In this video Dr. Goldstein presents two common signs seen in the clinic that may be a clue there is an autonomic problem.
Now we get to the Coat-Hanger Phenomenon. One example of the power of obtaining the autonomic history is the Coat-Hanger Phenomenon. In people who have neurogenic orthostatic hypotension or orthostatic intolerance, they can complain of pain, or like a charley horse kind of sensation, in the back of the neck and shoulder areas in the distribution that’s like a coat hanger. And it goes away when the person is lying down. That’s an important symptom. And the way I explain it is that the muscles that control your head are tonically active, otherwise your head be falling down all the time. Tonically active. That means they’re using up oxygenated blood all the time. Well suppose you’re in a critical situation where there’s a drop in blood flow at the delivery of oxygenated blood to the head. In that situation these muscles are not getting enough oxygenated blood. They’re tonically active, so they’re producing lactic acid and you get a charley horse, just like you’d have a cramp anywhere else. It’s a skeletal muscle thing. So, I think when somebody complains of Coat Hanger Phenomenon, that’s a very important sign or symptom. And that is not invented. That’s a real phenomenon. It points to ischemia to the skeletal muscle holding your head up.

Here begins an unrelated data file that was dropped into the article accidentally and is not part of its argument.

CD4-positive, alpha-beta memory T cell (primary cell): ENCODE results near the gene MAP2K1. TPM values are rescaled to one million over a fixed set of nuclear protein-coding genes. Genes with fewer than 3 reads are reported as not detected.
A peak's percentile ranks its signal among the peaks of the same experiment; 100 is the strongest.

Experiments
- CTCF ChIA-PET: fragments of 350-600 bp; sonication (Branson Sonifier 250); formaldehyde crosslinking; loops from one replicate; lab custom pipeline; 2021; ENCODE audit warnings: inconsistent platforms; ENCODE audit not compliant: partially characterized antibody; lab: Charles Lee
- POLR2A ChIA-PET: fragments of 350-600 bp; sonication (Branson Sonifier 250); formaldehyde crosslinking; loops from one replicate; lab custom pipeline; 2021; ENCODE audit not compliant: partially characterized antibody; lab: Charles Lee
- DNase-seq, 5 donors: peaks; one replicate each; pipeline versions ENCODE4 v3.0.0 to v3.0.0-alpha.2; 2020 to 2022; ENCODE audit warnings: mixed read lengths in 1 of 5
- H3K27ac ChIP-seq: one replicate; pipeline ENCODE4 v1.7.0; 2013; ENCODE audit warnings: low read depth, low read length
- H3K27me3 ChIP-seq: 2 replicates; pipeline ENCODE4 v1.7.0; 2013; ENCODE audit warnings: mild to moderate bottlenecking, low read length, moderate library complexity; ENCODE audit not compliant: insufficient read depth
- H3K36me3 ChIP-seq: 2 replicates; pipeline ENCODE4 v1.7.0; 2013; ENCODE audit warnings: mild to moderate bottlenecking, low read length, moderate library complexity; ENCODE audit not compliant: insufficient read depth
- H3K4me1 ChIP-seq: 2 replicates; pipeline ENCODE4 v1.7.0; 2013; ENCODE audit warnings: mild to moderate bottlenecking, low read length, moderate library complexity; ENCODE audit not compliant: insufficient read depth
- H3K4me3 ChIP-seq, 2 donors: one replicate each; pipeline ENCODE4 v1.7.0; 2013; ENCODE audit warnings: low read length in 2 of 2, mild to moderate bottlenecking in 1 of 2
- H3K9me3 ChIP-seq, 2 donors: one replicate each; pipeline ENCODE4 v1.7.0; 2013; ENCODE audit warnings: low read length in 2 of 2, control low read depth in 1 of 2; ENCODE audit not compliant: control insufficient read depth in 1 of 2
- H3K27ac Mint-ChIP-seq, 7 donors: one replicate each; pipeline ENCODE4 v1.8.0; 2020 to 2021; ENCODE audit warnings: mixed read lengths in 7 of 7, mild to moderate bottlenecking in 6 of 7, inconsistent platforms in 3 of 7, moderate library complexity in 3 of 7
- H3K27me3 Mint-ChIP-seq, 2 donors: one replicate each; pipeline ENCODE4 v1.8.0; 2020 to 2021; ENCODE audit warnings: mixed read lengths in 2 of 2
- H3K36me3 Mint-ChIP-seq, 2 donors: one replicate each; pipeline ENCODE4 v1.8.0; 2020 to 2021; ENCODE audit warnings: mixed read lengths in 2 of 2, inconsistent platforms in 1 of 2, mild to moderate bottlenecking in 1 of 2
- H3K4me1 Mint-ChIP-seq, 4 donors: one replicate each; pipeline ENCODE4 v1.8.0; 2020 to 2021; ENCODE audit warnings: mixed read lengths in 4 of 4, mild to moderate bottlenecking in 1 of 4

Another example of the importance of the autonomic history is what I call Pretzel Legs Phenomenon. This is a strong sign of orthostatic intolerance or orthostatic hypotension. When you see somebody with that kind of a posture as you walk in the room, you think, well I don’t know what this person has, but whatever it is, it’s real. The person is trying to use muscle pumping to get blood up towards the chest
David S. Goldstein, M.D., Ph.D
Chief, Autonomic Medicine Section
NINDS, National Institutes of Health